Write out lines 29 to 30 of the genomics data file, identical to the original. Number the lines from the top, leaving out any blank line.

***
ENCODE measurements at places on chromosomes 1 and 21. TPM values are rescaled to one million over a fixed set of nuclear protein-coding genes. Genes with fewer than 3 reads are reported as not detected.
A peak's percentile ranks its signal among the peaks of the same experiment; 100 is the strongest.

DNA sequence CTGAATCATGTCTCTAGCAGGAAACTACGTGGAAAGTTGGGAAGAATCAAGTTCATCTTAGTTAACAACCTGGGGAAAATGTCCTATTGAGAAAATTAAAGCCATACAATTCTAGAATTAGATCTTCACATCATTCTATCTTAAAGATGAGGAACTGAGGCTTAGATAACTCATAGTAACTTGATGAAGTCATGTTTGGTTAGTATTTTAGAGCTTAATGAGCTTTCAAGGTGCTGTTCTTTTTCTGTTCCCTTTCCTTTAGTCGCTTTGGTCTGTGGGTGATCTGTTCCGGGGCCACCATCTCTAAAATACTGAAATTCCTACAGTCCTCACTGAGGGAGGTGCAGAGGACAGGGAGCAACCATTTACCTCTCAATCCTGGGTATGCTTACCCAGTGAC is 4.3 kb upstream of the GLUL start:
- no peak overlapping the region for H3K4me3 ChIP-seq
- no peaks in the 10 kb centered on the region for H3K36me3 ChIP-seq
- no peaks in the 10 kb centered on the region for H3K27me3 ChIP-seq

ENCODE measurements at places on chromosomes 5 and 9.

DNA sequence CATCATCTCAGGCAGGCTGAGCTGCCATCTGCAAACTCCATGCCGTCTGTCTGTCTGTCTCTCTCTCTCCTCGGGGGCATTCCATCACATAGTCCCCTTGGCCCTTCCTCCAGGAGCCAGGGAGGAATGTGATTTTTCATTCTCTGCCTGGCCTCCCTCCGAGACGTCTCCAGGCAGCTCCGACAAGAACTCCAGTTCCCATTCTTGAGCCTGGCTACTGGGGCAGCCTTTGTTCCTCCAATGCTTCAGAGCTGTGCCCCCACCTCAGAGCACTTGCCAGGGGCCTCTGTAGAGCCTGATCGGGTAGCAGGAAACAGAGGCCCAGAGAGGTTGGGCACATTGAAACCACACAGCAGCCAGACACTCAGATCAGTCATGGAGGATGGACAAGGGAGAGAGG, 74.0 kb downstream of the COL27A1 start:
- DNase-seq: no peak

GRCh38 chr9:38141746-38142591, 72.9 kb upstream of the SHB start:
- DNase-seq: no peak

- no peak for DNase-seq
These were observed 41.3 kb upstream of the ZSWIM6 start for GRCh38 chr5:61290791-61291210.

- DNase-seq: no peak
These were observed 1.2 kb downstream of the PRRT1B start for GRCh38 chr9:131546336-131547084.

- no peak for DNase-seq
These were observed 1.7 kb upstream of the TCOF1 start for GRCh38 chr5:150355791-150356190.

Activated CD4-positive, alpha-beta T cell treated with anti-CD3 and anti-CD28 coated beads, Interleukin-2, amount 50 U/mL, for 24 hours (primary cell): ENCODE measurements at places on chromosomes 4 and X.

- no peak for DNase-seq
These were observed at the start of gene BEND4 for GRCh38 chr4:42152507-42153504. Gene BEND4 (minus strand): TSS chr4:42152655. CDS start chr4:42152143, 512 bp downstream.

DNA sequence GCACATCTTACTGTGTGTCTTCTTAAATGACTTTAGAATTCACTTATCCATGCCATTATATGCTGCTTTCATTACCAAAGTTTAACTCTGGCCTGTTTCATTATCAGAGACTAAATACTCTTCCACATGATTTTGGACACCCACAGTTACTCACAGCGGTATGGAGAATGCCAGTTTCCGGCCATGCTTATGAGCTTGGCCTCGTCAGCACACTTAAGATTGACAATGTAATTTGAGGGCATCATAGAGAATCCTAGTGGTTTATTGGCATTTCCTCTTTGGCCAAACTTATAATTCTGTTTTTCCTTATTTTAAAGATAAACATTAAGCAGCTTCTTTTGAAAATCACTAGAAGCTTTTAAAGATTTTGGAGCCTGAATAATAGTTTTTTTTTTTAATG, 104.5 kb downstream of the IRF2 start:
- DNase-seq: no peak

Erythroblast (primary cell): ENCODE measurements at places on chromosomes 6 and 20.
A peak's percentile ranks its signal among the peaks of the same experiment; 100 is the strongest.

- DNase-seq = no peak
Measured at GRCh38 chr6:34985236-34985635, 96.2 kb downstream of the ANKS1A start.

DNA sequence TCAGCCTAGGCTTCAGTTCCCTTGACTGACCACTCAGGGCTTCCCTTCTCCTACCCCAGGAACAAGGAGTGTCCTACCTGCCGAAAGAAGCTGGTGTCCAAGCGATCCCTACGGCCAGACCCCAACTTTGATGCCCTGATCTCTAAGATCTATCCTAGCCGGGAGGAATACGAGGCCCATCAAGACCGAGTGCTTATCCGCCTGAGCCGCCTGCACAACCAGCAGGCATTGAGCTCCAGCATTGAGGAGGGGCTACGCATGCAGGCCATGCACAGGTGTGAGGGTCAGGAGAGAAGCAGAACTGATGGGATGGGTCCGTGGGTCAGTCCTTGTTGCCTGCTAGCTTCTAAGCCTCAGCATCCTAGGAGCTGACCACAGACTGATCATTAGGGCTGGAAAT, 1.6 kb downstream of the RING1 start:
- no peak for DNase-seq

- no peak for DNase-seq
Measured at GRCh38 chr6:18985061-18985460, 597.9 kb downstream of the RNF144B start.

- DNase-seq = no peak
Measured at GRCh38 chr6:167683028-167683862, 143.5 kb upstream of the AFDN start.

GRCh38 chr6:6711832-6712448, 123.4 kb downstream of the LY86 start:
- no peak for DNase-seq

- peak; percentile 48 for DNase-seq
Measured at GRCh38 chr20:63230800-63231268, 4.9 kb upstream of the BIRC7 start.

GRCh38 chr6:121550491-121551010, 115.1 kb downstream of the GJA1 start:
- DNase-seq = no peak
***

- no peak for DNase-seq
Measured at GRCh38 chr6:18985061-18985460, 597.9 kb downstream of the RNF144B start.